“I Know That My Redeemer Lives,” Liahona, Mar. 2008, 76–77
As a freshman at Brigham Young University–Idaho (then Ricks College), I missed my family. But after a few months of classes, I had settled into college life and was enjoying myself. When the telephone call came, I was in my apartment, studying.
“Christy, I have some bad news for you,” my mother said, her voice breaking. “Your father passed away tonight from a severe heart attack.”
Emotions flooded over me as I tried to comprehend what I had just heard. I had seen my father only a few days before, but I had no idea it would be for the last time. Dad’s death was a shock to our entire family; it was also a shock to my home ward. Dad was only 53 years old, and he was serving as our bishop.
The days that followed were filled with visits and phone calls from family, friends, ward members, and neighbors. We felt a tremendous outpouring of love from those around us. At Dad’s funeral, family members shared memories of our life with him, and we testified of the plan of salvation and of life after death.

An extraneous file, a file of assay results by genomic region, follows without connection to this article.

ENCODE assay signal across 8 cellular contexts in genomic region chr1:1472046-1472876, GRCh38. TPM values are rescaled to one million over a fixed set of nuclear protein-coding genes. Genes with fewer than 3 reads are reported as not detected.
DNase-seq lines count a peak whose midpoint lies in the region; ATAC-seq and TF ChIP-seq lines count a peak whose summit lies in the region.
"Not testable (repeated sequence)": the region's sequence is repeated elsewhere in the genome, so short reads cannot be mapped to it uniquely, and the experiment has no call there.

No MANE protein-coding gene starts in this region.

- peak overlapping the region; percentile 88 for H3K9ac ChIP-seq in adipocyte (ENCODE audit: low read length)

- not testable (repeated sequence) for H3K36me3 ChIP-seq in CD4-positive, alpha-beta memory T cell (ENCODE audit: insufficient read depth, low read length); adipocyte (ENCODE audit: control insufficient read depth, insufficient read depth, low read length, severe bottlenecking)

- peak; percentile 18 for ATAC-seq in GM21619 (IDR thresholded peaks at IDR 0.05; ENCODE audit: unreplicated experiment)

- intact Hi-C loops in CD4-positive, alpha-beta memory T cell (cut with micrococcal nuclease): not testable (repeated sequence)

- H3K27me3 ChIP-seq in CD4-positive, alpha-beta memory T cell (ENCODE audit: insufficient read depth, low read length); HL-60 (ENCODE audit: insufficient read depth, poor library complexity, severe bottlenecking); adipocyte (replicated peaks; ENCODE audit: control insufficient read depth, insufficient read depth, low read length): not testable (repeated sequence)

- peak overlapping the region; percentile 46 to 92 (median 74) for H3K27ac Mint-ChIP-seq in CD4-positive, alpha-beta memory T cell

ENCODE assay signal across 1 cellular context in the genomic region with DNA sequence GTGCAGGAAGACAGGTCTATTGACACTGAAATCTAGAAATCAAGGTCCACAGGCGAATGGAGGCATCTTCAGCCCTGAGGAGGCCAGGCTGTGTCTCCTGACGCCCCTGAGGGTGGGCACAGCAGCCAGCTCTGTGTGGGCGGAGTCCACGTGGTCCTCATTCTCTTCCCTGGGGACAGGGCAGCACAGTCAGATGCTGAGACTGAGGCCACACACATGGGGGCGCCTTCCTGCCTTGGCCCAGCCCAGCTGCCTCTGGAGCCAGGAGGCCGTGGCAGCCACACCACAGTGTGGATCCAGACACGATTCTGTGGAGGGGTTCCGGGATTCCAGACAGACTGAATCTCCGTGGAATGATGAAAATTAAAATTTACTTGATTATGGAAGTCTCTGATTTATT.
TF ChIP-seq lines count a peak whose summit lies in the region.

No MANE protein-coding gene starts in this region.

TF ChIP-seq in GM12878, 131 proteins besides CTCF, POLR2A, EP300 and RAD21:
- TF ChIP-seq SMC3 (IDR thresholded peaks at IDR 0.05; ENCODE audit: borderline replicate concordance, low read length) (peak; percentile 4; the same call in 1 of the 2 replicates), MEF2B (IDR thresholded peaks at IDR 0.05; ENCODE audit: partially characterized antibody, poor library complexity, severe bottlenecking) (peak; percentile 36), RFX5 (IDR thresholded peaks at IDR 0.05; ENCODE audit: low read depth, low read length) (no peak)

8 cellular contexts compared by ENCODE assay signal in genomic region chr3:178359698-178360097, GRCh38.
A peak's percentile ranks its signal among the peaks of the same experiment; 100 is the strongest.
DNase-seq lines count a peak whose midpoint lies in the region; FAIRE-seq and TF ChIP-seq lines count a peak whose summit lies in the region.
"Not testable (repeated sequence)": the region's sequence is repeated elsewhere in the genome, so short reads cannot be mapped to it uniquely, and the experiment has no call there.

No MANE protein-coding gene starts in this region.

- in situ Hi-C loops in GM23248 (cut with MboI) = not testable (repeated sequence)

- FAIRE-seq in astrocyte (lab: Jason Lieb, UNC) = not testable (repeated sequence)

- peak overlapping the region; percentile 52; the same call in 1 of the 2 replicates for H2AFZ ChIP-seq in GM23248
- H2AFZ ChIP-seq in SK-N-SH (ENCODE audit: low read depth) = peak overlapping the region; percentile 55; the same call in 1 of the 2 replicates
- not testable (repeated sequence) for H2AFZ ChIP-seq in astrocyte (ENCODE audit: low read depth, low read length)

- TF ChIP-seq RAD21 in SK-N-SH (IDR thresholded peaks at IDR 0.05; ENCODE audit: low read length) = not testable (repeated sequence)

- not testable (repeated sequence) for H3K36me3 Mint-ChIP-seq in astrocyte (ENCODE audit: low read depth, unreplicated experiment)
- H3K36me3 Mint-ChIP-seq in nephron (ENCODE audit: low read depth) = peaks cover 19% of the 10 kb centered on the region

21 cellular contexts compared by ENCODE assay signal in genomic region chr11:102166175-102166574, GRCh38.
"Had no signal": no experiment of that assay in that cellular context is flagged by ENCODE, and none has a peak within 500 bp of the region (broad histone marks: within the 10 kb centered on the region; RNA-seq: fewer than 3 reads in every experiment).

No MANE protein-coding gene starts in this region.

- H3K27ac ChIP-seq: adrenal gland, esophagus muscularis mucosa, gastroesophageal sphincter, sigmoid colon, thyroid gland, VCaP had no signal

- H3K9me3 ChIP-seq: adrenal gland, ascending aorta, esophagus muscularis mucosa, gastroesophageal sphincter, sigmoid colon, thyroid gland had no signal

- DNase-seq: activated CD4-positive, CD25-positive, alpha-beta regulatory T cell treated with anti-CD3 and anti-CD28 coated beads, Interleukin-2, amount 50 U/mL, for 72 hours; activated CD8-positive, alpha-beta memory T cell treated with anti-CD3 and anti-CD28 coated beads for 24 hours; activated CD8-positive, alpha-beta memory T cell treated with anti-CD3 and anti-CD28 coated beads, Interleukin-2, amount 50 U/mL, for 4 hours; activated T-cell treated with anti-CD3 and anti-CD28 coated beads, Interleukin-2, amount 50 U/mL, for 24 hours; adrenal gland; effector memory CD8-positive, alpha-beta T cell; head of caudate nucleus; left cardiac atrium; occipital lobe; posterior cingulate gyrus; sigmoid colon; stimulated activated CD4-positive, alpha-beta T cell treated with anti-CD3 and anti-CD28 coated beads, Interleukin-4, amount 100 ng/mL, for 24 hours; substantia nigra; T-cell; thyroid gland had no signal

Dad had been a faithful husband, a devoted Latter-day Saint, an avid Scouter, and a wonderful father. Many people were blessed because of the life he had lived. After the funeral my oldest brother dedicated the grave, and as a family we stood and sobbed through “I Am a Child of God” (Hymns, no. 301).
The day after the funeral I returned to school. I wasn’t thrilled to be back, but I knew I had to go on with life and fulfill my responsibilities. Some days were easier than others. I spent a lot of time thinking about my father, and I relied on my knowledge of the plan of salvation and my faith in Jesus Christ to help me face my challenges and questions.
About two weeks after my father passed away, I took my journal to a chapel on campus to record my feelings and the events surrounding Dad’s death. As I wrote, I felt the Spirit so strongly that I had an overwhelming assurance that my Heavenly Father loved me, that He had a plan specifically for me, and that I would never be left alone. As I finished writing, bells sounded from speakers atop the nearby student center playing the hymn “I Know That My Redeemer Lives” (Hymns, no. 136). Words from the hymn instantly came to my mind:
I know that my Redeemer lives.
What comfort this sweet sentence gives!
He lives, he lives, who once was dead.
He lives, my ever-living Head. …
He lives to silence all my fears.
He lives to wipe away my tears.
He lives to calm my troubled heart.
He lives all blessings to impart.
I do know that my Redeemer lives, and I know He loves me. Because He rose from the dead, I know that my father and all of our loved ones who have gone before us will also live again. What a comfort it is to know these truths.